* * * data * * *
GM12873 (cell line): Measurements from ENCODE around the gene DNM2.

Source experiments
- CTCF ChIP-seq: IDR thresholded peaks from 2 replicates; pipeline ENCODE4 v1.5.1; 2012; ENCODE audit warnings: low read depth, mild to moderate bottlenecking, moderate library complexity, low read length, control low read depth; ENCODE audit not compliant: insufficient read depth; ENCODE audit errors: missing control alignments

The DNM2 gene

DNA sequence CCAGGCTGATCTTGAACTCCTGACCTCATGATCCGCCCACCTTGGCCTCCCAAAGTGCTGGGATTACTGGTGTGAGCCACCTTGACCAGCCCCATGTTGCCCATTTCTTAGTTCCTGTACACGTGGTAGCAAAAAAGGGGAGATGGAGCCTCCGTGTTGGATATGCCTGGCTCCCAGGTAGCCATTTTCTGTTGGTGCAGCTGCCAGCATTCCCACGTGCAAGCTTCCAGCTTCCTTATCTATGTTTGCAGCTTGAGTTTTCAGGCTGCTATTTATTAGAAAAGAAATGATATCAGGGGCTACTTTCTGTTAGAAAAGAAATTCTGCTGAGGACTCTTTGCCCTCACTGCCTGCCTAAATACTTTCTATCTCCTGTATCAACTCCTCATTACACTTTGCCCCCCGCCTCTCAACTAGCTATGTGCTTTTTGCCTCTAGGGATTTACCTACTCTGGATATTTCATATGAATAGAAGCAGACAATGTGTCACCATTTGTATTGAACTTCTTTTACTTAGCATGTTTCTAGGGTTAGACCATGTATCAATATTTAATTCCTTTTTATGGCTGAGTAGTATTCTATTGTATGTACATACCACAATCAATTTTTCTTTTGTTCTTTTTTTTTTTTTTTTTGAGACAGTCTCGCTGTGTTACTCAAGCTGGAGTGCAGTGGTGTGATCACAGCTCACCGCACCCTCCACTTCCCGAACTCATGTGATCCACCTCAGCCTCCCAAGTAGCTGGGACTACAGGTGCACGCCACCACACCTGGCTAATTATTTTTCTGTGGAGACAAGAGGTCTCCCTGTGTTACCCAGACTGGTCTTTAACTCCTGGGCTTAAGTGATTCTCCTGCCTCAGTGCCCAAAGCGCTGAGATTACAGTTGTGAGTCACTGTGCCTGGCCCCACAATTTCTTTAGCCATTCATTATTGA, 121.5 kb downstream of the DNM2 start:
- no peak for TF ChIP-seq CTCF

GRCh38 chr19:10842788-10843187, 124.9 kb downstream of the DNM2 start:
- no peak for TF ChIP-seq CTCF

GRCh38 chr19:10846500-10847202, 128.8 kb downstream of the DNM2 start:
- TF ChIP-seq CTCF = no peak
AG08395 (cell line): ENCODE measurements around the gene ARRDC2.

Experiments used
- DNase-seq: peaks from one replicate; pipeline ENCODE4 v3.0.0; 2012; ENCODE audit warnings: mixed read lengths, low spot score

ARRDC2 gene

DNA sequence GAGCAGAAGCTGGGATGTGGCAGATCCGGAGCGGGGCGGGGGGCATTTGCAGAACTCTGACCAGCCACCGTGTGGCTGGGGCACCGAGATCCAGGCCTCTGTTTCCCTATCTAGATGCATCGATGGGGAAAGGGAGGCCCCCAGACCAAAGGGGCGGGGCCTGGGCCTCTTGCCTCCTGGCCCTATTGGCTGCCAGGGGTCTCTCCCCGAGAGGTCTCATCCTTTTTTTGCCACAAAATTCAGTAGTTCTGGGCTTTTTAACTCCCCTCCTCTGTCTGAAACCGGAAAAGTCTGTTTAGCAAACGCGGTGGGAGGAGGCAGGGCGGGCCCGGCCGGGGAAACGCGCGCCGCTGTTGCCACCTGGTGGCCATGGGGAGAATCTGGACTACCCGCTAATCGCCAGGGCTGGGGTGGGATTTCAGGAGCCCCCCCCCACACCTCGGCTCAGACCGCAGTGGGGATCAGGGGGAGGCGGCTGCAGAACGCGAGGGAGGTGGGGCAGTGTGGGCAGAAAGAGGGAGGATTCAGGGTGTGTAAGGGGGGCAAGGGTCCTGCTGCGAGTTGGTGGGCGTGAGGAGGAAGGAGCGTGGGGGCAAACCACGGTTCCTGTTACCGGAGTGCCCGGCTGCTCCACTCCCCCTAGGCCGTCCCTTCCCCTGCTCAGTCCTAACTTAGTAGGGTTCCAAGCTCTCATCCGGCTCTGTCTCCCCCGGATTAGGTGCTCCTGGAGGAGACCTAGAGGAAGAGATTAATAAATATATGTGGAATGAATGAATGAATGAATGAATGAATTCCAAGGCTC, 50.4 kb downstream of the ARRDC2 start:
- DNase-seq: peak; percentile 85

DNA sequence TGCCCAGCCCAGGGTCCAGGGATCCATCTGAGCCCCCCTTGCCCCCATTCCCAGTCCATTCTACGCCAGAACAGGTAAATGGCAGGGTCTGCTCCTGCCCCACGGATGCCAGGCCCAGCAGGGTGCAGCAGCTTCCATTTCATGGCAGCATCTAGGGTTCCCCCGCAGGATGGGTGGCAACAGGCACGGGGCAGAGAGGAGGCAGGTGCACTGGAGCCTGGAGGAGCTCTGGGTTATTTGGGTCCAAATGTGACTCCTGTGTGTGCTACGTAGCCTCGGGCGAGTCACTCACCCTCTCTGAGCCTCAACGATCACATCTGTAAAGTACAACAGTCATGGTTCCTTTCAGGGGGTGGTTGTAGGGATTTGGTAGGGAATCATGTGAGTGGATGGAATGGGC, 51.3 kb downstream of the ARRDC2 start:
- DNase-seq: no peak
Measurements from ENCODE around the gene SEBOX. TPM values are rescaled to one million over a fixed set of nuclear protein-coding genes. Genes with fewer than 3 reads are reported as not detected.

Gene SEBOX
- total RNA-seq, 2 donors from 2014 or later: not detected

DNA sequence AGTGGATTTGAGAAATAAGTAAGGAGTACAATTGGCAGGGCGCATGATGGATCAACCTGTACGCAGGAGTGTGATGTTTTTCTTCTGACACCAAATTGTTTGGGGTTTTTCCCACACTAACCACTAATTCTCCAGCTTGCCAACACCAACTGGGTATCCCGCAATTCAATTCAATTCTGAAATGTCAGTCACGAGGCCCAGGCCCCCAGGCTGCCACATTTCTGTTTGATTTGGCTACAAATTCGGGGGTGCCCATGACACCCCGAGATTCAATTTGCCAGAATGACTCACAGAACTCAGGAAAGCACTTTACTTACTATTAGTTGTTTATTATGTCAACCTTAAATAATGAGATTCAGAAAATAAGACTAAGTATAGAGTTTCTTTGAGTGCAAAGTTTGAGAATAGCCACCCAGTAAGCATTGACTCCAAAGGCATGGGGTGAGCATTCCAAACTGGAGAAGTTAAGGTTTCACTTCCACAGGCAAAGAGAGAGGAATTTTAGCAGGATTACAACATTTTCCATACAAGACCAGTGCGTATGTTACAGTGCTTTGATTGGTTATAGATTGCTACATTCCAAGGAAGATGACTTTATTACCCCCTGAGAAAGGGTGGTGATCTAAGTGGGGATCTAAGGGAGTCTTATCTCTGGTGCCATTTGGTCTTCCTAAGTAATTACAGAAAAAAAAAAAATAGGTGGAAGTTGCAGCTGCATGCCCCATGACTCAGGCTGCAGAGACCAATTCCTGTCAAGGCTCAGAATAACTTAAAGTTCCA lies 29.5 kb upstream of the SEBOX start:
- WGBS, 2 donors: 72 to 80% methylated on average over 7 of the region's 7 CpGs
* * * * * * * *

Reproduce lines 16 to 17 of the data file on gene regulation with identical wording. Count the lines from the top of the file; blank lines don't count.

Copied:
- DNase-seq: peak; percentile 85

DNA sequence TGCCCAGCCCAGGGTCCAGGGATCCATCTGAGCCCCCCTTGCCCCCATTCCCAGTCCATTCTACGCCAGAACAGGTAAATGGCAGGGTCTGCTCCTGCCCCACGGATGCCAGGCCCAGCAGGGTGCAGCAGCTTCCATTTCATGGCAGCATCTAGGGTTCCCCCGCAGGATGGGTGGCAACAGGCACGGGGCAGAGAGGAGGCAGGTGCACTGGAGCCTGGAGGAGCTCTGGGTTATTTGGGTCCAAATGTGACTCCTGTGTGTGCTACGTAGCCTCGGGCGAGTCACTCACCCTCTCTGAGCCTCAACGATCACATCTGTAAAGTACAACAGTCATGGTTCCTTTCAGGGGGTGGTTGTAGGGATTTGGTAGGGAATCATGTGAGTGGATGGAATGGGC, 51.3 kb downstream of the ARRDC2 start: